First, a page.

A Whole New Respect: Living With Type 1 Diabetes


Anna Zucker-Sandoval was diagnosed with type 1 diabetes at age 12, and needless to say it changed her life forever. She grappled with the disease for years — to her detriment — but ultimately learned to approach her diabetes with a healthy, positive perspective.

A Whole New Respect: Living With Type I Diabetes
After years of grappling with her type 1 diabetes, Anna Zucker-Sandoval now views the disease in terms of what it has given her: among them a division 1 swimming scholarship, a college degree, rewarding career, a supportive family and two beautiful children.

Eighteen years ago, without my consent, I became part of a relationship that has consumed my life. Diagnosed with type 1 diabetes at 12 years old brought on fear that no child or parent should ever have to know. 

Gaining Respect for Type 1 Diabetes

In my relationship with T1D, I have learned respect. Diabetes is relentless and unforgiving. I spent many days disrespecting it out of fear only to lose — a handful of hospitalizations, weeks of IV lines and medications, 17 eye procedures. And the list could go on.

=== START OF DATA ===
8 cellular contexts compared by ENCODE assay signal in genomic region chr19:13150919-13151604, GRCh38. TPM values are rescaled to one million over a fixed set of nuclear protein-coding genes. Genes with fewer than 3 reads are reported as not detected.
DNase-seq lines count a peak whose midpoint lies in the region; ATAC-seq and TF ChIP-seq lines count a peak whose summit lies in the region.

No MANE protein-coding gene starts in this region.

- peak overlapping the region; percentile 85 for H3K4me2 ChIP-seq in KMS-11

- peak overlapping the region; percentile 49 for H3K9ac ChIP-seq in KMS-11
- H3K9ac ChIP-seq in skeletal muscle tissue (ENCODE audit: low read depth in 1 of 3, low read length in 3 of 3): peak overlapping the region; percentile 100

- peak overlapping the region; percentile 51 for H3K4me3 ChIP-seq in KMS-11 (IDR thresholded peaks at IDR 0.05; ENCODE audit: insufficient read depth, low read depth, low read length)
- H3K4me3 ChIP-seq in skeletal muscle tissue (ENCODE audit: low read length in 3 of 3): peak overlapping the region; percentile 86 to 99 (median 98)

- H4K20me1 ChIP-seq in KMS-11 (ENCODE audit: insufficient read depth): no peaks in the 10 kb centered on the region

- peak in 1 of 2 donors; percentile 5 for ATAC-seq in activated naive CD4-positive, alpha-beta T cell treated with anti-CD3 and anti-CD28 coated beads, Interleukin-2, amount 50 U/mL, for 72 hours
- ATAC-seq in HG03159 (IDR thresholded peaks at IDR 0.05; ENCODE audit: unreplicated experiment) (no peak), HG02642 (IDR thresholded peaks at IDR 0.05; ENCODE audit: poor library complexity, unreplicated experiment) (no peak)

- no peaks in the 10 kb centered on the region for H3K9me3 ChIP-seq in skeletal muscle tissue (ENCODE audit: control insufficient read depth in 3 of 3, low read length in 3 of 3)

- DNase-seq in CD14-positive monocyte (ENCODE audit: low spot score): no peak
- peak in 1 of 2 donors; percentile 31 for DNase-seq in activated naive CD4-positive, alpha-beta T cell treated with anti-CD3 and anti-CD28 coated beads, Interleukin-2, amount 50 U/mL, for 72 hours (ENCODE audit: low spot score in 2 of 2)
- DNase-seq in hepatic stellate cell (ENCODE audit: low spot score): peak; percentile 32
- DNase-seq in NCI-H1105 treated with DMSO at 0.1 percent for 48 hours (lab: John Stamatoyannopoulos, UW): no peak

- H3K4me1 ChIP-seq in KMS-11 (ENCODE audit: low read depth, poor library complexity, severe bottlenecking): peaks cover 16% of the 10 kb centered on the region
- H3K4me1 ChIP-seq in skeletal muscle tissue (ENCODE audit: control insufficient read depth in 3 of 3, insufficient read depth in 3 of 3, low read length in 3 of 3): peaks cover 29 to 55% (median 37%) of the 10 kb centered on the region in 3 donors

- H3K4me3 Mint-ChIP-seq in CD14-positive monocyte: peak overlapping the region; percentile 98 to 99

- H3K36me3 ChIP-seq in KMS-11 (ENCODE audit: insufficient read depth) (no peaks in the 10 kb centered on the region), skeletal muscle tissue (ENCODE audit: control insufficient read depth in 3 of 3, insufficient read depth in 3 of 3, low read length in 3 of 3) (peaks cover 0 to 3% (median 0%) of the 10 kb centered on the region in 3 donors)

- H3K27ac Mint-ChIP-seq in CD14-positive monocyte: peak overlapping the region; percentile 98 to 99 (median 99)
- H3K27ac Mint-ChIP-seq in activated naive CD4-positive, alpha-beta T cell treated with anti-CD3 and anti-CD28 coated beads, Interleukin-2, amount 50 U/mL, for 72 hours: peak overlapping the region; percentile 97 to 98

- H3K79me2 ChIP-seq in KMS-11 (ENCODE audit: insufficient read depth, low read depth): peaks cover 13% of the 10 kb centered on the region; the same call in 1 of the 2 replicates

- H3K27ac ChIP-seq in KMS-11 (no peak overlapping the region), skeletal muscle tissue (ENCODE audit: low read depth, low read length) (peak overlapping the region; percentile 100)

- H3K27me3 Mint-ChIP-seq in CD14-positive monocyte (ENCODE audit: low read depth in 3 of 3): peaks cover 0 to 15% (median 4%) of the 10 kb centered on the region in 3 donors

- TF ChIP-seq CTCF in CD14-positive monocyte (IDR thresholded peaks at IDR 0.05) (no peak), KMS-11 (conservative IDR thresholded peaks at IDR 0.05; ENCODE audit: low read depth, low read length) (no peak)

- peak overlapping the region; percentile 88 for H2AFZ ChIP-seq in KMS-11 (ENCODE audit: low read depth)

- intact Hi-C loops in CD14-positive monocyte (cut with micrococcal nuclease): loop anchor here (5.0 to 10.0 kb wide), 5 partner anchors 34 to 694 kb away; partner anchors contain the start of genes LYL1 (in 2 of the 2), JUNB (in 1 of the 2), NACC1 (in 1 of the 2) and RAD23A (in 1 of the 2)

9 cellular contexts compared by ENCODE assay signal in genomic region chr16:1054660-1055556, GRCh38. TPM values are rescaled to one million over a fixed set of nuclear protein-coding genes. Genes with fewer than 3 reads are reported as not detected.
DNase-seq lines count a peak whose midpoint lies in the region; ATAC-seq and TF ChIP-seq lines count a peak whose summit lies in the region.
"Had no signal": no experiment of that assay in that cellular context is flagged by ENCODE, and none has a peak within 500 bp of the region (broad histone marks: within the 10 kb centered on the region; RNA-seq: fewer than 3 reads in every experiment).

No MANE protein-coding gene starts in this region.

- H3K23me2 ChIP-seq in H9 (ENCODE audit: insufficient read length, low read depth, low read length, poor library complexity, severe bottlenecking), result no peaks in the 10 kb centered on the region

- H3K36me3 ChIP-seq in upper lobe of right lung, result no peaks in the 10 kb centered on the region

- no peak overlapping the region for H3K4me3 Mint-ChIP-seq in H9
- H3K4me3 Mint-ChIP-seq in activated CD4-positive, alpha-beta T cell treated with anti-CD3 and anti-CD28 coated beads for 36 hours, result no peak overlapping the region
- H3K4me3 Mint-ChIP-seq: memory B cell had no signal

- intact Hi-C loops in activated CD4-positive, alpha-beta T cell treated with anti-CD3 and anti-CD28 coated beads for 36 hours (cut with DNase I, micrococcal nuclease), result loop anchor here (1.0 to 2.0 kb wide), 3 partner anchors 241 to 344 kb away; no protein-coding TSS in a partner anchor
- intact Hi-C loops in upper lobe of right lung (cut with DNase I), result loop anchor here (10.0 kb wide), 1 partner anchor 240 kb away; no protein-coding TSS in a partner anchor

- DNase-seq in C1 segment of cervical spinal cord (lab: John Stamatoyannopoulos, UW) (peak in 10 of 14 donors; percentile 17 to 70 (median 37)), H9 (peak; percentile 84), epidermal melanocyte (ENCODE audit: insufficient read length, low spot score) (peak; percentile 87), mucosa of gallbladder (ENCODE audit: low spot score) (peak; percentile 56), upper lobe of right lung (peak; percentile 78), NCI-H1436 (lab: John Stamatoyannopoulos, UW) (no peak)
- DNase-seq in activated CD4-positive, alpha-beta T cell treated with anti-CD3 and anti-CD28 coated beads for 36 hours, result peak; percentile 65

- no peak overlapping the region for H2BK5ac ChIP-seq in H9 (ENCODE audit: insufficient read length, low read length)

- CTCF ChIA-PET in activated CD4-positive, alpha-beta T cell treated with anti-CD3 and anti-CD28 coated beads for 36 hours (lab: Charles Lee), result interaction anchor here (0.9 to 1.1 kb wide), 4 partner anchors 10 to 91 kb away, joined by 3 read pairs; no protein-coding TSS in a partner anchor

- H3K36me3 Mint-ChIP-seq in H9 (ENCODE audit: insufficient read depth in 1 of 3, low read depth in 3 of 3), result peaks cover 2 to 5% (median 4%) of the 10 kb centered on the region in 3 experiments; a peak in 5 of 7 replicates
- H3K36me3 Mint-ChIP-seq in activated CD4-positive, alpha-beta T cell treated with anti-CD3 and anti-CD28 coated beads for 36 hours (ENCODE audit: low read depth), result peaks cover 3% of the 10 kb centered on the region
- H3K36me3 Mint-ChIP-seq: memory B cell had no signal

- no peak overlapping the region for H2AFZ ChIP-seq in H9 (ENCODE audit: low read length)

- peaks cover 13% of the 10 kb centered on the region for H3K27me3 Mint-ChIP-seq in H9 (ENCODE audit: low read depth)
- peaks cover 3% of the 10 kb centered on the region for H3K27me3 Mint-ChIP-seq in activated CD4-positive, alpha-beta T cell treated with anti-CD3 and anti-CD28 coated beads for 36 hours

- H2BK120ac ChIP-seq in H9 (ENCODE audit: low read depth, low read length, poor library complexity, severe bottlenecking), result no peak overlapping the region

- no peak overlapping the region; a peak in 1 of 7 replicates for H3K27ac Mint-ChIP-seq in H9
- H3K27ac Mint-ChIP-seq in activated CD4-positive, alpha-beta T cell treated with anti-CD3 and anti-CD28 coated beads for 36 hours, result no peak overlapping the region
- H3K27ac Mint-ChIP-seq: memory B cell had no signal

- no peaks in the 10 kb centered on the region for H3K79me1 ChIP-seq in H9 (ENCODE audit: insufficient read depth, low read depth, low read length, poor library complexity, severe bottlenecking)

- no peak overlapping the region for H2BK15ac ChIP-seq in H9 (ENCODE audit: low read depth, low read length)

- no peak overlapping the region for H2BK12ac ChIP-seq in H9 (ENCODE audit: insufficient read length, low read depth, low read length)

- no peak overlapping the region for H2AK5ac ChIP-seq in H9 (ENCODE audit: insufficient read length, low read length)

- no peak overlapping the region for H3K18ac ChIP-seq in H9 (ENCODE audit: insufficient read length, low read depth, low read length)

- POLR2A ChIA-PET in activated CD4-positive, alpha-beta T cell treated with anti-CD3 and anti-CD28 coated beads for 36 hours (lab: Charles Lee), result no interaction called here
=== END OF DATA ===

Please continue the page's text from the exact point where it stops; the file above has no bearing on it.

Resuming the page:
Here is my realization: My fears will always exist. I must use my fears as motivation. As much as I hate diabetes, I cannot disrespect it. Respect = Diligent blood sugar testing, insulin corrections, infusion set changes, etc. In return, respect for myself.  Respect for the life I deserve. 

I am grateful for everything that diabetes has given me in 18 years. Four years of high school state swimming championships, a division 1 swimming scholarship, a college degree, a rewarding career, a loving and incredibly supportive family and my greatest accomplishment, my two beautiful and healthy children.

Because of my diabetes I have known strength in myself that many will never experience. I have a greater appreciation for life and everything I am given. My hope is to some day break out of this relationship when there is a cure, but until then I will give diabetes the respect that it is demanding. After all, the outcomes can be quite rewarding.

If you or a loved one is looking for diabetes information and/or resources, visit Health Improvement Programs at Renown Health or call 982-5073.